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Forgiveness Frees

March 14, Tuesday, Third Week of Lent
Dan C: 2, 11-19; Mt 18: 21 – 25

Once a group of Catholic theologians asked Vinoba Bhave, who is the spiritual successor of Mahatma Gandhi and the founder of Bhoodan Yajna (‘Land-Gift Movement) for a message. He replied, “I have no message for you other than that of Jesus Christ. And what is most unique about the message of Jesus Christ is his command to love and forgive enemies.” While the Bible presents God as the epitome of forgiveness, it also invites us to grow in the virtue of forgiveness. 

Forgiveness from God
One of the consistent themes of the Bible is that the more the people alienate themselves from God through sin, the worse they suffer. In the first reading, Azariah enumerates the amount of suffering the Israel brought upon herself because of sin: (i) “We, O Lord, have become fewer than any other nation;” (ii) “We are brought low this day in all the world because of our sins;” (iii) “We have no ruler, or prophet, or leader;” (iv) We don’t have a temple to make an offering before you and to find mercy. 

The Bible also tells us that though, we human beings, go away from God because of sins, He, because of His abundance of love, is always ready to reach out to us so that the gulf, that was created because of alienation, is bridged. All that He expects from us is “a contrite heart and a humble spirit” (Dan 3: 39)

Forgiveness to Human Beings
One major way how human beings alienate themselves from God is by alienating themselves from fellow human beings. Alienation from others results in alienation from God. This is well-documented in the parable, narrated in the gospel today. The first servant’s reluctance to forgive his fellow servant led to his own downfall. He could not experience the abundant forgiveness of the master, because of his unforgiving attitude. It does not mean that God’s forgiveness is conditional. It simply means that we make ourselves unfit to receive God’s abundant mercy when we do not forgive others. By forgiving others more and more, we create space for God and His mercy in us more and more.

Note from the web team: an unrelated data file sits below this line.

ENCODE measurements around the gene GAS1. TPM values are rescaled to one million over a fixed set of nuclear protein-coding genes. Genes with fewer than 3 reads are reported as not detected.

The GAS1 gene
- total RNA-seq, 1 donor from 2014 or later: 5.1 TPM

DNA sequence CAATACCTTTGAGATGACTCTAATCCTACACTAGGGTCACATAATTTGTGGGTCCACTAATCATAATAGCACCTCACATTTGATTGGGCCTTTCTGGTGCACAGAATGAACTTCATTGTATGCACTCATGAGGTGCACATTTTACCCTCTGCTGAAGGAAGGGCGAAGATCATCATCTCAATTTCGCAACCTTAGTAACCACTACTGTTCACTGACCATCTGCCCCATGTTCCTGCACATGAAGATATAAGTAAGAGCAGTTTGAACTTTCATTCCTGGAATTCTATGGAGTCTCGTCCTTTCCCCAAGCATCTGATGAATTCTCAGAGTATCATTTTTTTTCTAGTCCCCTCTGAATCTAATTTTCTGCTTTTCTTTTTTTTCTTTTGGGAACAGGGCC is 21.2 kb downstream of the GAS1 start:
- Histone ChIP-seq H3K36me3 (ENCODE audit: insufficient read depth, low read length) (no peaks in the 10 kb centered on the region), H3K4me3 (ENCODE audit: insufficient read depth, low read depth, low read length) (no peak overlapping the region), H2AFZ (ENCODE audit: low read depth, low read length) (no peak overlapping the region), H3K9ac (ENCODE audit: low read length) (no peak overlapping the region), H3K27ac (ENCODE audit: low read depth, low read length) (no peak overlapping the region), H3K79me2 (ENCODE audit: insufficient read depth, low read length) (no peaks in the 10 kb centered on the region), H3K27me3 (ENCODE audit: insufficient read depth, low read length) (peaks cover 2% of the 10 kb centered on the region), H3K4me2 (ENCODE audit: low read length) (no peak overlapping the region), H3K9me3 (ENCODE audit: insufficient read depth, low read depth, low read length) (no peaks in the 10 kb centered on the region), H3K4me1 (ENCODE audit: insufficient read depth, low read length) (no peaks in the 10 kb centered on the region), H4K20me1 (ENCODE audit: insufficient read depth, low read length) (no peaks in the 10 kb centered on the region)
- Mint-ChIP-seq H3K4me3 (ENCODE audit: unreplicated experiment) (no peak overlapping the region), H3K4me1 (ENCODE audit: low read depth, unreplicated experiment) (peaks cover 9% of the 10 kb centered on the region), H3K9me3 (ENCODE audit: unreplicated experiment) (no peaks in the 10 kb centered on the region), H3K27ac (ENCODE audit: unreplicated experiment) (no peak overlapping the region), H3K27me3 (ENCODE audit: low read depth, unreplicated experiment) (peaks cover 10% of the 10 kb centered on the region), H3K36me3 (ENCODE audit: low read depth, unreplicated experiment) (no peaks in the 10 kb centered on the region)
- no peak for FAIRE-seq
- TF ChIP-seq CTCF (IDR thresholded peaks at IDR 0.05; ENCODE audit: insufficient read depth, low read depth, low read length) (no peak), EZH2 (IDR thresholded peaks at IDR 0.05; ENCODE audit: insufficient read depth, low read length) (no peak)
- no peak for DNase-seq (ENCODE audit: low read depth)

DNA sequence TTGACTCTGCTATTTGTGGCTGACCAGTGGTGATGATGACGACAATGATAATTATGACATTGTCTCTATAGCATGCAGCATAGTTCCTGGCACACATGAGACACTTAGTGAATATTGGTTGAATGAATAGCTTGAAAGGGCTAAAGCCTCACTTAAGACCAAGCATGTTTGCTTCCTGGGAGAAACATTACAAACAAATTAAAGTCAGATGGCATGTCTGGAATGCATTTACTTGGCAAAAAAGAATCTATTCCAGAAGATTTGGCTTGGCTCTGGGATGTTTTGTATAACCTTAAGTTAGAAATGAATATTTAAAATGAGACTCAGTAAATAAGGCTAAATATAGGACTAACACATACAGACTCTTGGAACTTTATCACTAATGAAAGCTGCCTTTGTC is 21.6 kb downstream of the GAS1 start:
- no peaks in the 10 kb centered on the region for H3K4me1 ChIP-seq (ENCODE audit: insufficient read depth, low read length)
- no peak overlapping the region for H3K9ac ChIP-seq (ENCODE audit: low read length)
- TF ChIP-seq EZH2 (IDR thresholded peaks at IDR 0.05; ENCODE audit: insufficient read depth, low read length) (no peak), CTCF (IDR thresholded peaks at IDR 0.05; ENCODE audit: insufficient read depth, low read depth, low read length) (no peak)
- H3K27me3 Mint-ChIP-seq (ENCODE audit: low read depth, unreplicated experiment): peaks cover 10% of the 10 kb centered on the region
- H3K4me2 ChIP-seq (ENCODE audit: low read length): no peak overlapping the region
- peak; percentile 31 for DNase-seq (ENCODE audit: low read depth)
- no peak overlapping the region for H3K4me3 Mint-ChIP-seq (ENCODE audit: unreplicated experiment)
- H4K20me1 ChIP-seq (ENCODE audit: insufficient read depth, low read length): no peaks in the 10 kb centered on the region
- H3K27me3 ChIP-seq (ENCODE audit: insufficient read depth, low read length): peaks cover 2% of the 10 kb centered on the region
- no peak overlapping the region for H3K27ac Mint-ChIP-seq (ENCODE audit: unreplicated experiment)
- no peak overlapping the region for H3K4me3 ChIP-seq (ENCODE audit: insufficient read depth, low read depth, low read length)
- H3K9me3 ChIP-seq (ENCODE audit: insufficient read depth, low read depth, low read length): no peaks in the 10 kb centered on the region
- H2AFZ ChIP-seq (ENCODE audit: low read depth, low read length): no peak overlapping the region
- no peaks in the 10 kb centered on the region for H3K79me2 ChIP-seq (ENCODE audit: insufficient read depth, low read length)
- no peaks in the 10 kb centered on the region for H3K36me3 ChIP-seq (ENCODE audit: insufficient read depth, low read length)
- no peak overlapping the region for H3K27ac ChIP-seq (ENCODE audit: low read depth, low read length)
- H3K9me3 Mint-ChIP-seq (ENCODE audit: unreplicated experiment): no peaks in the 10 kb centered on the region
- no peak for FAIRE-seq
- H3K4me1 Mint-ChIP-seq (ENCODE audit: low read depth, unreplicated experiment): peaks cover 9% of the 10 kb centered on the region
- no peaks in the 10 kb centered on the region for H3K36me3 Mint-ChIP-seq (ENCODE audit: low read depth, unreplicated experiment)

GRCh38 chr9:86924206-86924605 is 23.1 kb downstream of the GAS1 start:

Today’s psychology unambiguously makes it clear that forgiveness does a lot of good to one’s own self. A person with a lot of negative, revengeful attitude makes his mind tensed and stressed, which in turn makes his body produce chemical that are harmful to one’s health. Bernie Segerl, a world-famous cancer surgeon, made the patients to undergo group therapy before cancer operation. Group therapy is a psychological exercise which allows the participants to express their emotions and to experience a positive attitude. He found out that it helped them to live longer after the operation. The patients who did not go through this process and who harboured the same old revenge, after the operation got back cancer soon. 

Thus, forgiveness frees us – from our heart, anger, sickness etc. However, forgiveness is not free. It costs our ego. 


Radio Veritas Asia (RVA), a media platform of the Catholic Church, aims to share Christ. RVA started in 1969 as a continental Catholic radio station to serve Asian countries in their respective local language, thus earning the tag “the Voice of Asian Christianity.”  Responding to the emerging context, RVA embraced media platforms to connect with the global Asian audience via its 21 language websites and various social media platforms.